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Polybius, Histories, book 3, Causes of the Second Punic War (search)
Causes of the Second Punic War Some historians of the Hannibalian war, when they wish The origin of the 2d Punic war; to point out to us the causes of this contest between Rome and Carthage, allege first the siege of Saguntum by the Carthaginians, and, secondly, their breach of treaty by crossing the river called by the natives the Iber. B. C. 334. But though I should call these the first actions in the war, I cannot admit them to be its causes. One might just as well say that the crossing of Alexander the Great into Asia was the cause of the Persian war, and the descent of Antiochus upon Demetrias the cause of his war with Rome. B. C. 192, In neither would it be a probable or ture statement. In the first case, this action of Alexander's could not be called the cause of a war, for which both he and his father Philip in his lifetime had made elaborate preparations: and in the second case, we know that the Aetolian league had done the same, with a view to a war with Rome, before Antioch
Polybius, Histories, book 3, The Credibility of Fabius Pictor (search)
The Credibility of Fabius Pictor Now the Roman annalist Fabius asserts that the cause of the Hannibalian war, besides the injury inflicted upon Saguntum, was the encroaching and ambitious spirit of Hasdrubal. "Having secured great power in Iberia, he returned to Libya with the design of destroying the constitution and reducing Carthage to a despotism. But the leading statesmen, getting timely warning of his intention, banded themselves together and successfully opposed him. Suspecting this Hasdto the command in Iberia he continued it: and accordingly, even in the case of this war with Rome, was acting on his own authority and contrary to the wish of the Carthaginians; for none of the men of note in Carthage approved of his attack upon Saguntum." This is the statement of Fabius, who goes on to say, that "after the capture of that city an embassy arrived in Carthage from Rome demanding that Hannibal should be given up on pain of a declaration of war." Now what answer could Fabius have g
Polybius, Histories, book 3, Hannibal Attacks the Vaccaei (search)
ssing at several points of the river at once, the greater number of them were killed as they left the water by the elephants, who marched up and down along the brink of the river and caught them as they were coming out. Many of them also were killed in the river itself by the cavalry, because the horses were better able than the men to stand against the stream, and also because the cavalry were fighting on higher ground than the infantry which they were attacking. At length Hannibal turned the tables on the enemy, and, recrossing the river, attacked and put to flight their whole army, to the number of more than a hundred thousand men. After the defeat of this host, no one south of the Iber rashly ventured to face him except the people of Saguntum. From that town Hannibal tried his best to keep aloof; because, acting on the suggestions and advice of his father Hamilcar, he did not wish to give the Romans an avowed pretext for war until he had thoroughly secured the rest of the country.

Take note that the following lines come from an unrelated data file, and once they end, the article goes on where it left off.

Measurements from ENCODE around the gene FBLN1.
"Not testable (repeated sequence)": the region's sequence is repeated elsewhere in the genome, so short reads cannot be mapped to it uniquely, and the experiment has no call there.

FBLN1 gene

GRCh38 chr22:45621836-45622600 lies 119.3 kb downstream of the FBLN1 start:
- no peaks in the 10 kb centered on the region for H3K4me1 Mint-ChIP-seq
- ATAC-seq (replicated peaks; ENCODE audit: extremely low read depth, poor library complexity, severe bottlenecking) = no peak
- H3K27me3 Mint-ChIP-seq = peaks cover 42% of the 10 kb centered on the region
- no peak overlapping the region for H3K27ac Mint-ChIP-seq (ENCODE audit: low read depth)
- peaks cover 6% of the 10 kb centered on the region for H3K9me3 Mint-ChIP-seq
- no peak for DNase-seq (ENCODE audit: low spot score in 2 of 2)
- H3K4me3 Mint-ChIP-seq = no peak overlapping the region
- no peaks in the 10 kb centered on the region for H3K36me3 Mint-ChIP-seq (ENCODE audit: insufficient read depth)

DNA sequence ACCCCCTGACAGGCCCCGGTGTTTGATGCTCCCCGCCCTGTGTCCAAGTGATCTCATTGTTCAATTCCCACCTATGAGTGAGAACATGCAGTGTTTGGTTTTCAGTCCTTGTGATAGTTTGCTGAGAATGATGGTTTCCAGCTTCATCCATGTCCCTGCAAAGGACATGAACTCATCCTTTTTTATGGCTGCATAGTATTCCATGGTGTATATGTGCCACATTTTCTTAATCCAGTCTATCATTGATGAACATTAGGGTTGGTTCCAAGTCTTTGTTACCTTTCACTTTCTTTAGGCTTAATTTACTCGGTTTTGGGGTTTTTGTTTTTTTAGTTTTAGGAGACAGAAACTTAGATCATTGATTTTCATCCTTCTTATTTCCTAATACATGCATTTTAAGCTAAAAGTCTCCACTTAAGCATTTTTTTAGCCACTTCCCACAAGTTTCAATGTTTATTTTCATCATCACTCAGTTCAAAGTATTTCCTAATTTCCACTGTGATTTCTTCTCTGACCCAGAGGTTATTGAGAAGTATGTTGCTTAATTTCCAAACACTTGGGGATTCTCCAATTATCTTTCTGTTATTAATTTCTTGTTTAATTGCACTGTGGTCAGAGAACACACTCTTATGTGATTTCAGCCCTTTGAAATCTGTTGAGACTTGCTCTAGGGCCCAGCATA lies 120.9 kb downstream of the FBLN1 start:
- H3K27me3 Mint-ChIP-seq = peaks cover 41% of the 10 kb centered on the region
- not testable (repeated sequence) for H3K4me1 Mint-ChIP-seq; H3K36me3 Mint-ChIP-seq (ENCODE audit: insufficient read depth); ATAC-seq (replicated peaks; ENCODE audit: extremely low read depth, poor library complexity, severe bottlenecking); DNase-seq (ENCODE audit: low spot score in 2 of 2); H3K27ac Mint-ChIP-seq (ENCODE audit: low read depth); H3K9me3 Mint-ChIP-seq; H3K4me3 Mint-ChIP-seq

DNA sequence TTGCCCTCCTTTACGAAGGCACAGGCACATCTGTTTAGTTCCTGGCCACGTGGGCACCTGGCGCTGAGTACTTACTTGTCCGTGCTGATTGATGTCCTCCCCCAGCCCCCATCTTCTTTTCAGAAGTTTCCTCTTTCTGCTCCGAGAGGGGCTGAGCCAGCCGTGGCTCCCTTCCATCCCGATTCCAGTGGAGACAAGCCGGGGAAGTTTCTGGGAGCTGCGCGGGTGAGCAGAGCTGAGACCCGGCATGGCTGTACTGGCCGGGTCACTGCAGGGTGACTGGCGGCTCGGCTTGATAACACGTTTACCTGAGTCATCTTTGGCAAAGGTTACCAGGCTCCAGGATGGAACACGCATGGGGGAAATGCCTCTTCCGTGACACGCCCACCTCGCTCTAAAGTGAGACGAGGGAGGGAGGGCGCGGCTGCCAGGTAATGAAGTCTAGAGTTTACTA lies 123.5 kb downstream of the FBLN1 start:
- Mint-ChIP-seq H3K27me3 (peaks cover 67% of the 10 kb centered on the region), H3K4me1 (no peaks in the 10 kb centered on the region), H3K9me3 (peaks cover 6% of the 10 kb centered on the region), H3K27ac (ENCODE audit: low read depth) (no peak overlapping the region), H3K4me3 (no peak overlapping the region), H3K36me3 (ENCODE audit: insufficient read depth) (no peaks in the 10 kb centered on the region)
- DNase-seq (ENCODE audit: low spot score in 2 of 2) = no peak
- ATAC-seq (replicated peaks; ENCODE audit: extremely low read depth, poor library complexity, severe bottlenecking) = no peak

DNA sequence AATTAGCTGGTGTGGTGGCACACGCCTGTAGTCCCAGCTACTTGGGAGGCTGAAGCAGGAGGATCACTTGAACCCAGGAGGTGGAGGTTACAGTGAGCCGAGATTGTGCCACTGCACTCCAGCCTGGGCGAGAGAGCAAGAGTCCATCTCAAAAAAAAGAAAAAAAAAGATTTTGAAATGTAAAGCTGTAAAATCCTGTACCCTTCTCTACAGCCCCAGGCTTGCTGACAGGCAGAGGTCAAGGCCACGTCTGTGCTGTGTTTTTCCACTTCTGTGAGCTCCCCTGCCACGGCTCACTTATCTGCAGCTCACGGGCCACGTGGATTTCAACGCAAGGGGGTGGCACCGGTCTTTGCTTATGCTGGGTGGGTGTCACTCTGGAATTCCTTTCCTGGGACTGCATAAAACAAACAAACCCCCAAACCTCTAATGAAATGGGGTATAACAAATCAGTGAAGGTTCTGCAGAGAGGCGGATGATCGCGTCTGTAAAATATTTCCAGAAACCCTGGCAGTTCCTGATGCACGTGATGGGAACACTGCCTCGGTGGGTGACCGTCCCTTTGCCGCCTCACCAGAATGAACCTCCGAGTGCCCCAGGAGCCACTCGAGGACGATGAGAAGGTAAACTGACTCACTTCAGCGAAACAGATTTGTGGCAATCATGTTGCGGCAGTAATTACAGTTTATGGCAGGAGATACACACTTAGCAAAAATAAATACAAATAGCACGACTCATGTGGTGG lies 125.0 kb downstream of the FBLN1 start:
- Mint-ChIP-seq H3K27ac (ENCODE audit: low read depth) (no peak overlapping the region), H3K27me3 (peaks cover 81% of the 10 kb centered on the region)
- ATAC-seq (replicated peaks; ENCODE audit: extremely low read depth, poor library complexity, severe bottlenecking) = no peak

Polybius, Histories, book 3, Hannibal Defies the Romans (search)
Hannibal Defies the Romans But the people of Saguntum kept sending ambassadors Saguntum appeals to Rome. Winter of B. C. 220-219. to Rome, partly because they foresaw what was coming, and trembled foSaguntum appeals to Rome. Winter of B. C. 220-219. to Rome, partly because they foresaw what was coming, and trembled for their own existence, and partly that the Romans might be kept fully aware of the growing power of the Carthaginians in Iberia. For a long time the Romans disregarded their words: but now they sent oistened to the message with which they were charged. It was a strong injunction to him to leave Saguntum alone, as being under the protection of Rome; and not to cross the Iber, in accordance with thes it was, he said not a word of the real cause, but alleged the fictitious one of the matter of Saguntum; and so got the credit of beginning the war, not only in defiance of reason, but still more in arthage to enter the same protest before the people there. They expected, however, that they would have to fight not in Italy, but in Iberia, and that they would have Saguntum as a base of operations.
Polybius, Histories, book 3, War in Illyria (search)
sted all his hopes on the royal family of Macedonia, because he had fought on the side of Antigonus, and shared with him the dangers of the war against Cleomenes. These transactions attracted the observation of the Romans; who, seeing that the royal house of Macedonia was in a flourishing condition, were very anxious to secure the country east of Italy; feeling convinced that they would have ample time to correct the rash folly of the Illyrians, and rebuke and chastise the ingratitude and temerity of Demetrius. But they were deceived in their calculations. For Hannibal anticipated their measures by the capture of Saguntum: the result of which was that the war took place not in Iberia, but close to Rome itself, and in various parts throughout all Italy. B. C. 219. Coss. M. Livius Salinator L. Aemilius Paullus. However, with these ideas fixed in their minds, the Romans despatched Lucius Aemilius just before summer to conduct the Illyrian campaign in the first year of the 140th Olympiad.
Polybius, Histories, book 3, Hannibal Takes Saguntum (search)